Which Income Tax Form Should You Use?
Each type of business entity commands its own federal income tax return. You should
with a tax professional to find out which type of tax return you need to file and, for that matter, which type of business entity is best for your company. Here are the various federal business income tax forms at a glance:
Use this form if you are a tax-exempt organization. Tax-exempt organizations are usually those in the business of helping others. The IRS must give approval to your exempt status. Organizations that qualify for exempt status typically include organizations that are charitable, educational, scientific, religious, or
. The only income on which this type of organization pays income tax is income not
to the reason for the exempt status.
Private foundations use this form. A private foundation is usually a tax-exempt entity that is controlled by an individual or a family. Strict rules apply to this type of tax-exempt organization.
Tax-exempt organizations that have a profitable business not related to the exempt purpose of the organization are required to report the tax information from their profitable business on this form.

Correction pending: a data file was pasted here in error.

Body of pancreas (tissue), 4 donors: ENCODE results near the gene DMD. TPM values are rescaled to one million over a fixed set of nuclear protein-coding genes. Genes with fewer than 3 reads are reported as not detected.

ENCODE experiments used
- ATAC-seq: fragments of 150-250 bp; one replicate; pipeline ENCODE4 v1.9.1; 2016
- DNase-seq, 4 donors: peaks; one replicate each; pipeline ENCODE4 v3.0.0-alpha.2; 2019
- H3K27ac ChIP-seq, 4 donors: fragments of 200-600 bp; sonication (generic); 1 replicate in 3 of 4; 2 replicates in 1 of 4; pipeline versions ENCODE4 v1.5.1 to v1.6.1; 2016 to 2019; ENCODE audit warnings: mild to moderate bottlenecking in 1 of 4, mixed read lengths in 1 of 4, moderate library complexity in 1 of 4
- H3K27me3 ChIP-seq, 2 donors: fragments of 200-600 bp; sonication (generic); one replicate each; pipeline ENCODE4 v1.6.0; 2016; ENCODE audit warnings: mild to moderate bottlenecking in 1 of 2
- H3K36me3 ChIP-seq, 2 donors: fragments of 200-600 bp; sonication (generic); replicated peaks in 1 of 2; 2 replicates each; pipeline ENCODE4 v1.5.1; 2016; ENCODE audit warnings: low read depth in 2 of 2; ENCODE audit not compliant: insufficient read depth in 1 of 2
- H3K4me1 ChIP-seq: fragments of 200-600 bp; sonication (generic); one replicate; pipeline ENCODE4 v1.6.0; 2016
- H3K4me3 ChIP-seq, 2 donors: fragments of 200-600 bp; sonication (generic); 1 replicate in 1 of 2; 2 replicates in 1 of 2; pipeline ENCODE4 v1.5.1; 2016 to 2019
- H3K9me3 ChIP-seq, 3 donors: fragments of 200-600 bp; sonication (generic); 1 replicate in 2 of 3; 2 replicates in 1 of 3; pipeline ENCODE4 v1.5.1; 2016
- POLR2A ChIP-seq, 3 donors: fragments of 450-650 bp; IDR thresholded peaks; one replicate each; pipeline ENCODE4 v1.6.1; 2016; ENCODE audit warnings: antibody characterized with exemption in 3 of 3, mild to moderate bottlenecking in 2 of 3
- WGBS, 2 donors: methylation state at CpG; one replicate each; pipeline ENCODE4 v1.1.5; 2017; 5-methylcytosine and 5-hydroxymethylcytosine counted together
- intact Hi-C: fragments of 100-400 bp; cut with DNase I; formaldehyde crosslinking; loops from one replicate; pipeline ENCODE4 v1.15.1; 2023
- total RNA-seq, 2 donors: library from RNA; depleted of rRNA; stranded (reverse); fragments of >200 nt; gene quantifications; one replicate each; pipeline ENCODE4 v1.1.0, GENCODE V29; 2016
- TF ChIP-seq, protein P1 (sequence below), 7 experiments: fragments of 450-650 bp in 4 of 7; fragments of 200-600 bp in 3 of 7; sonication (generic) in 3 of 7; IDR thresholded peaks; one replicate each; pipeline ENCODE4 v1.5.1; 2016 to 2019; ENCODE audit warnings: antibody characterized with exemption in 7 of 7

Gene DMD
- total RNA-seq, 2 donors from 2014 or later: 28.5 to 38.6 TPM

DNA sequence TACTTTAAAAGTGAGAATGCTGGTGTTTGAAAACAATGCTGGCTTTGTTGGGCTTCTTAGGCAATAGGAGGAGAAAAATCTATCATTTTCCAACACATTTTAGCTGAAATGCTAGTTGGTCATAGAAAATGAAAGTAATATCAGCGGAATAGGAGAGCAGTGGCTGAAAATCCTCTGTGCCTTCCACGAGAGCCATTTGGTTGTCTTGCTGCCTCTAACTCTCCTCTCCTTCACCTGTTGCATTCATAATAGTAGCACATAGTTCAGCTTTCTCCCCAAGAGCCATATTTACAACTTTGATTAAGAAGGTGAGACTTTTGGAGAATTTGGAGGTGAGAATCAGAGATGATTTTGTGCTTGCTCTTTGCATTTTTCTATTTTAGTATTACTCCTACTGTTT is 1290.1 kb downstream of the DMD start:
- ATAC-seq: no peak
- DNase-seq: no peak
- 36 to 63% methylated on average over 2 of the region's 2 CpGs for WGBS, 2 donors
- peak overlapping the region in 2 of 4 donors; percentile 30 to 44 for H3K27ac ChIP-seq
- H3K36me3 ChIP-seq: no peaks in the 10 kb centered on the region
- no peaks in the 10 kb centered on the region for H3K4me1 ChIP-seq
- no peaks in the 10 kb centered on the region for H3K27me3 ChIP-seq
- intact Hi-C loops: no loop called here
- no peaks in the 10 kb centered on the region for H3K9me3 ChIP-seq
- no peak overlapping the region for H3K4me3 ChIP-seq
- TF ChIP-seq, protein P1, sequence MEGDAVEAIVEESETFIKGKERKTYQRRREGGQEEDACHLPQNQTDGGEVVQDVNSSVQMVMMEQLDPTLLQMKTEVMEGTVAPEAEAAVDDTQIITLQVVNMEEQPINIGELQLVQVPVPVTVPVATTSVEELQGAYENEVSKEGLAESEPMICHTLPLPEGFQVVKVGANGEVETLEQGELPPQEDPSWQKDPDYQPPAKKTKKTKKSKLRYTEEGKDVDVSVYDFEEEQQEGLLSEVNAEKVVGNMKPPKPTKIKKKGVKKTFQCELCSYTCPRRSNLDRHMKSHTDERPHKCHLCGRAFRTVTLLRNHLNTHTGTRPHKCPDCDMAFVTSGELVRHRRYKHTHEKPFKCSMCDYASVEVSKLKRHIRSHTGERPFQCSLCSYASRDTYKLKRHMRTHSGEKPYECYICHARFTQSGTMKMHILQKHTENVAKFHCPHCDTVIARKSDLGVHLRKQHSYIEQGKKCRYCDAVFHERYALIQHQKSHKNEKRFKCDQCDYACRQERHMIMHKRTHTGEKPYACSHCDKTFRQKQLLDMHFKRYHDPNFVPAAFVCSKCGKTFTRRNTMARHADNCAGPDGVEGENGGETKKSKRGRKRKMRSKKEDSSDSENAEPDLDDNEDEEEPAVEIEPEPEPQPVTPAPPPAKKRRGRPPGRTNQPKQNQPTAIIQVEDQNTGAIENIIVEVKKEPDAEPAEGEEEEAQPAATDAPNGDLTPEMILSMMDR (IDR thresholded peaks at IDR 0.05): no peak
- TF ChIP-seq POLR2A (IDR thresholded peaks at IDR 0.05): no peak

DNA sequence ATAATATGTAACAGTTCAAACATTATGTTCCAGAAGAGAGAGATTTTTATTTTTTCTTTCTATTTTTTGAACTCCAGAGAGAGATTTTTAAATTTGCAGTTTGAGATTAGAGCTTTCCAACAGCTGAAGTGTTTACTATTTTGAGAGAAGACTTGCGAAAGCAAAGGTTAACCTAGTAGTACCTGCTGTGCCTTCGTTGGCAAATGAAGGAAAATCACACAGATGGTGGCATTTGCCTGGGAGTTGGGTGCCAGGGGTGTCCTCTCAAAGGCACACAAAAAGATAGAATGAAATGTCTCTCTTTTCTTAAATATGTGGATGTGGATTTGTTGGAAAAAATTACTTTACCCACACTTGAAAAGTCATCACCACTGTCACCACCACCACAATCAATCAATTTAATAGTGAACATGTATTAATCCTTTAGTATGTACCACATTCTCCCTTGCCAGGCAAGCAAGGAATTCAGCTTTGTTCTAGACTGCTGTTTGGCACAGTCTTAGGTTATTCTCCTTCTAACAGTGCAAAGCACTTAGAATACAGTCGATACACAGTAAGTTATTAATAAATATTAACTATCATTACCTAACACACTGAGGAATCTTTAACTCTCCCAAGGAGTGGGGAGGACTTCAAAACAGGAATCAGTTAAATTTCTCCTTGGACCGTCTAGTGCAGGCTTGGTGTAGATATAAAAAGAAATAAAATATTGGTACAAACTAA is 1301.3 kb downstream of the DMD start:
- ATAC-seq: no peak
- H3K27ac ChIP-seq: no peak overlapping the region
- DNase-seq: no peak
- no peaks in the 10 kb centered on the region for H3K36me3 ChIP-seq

This is the tax form used by individuals. If your business is a sole proprietorship or another type of business, such as some limited liability corporations, that is not required to file a separate business tax return, your business income and expenses are
on your 1040. Most commonly, people who report business activity on their 1040s use an
Schedule C to summarize their business transactions.
Use this form if you are a partnership. Partnerships are similar to S corporations in that your share of the company's net income or loss is passed through to you and taxed on your individual tax return (1040). Limited liability corporations with more than one member also use a Form 1065.
Taxable corporations use this form to report their business activity. Corporations are taxed at their own rates and are liable for their own
Some corporations are
as S corporations. Instead of being taxed at corporate income tax rates, the income or loss of an S corporation is passed through to its
, much like a partnership, and taxed on the individual tax returns.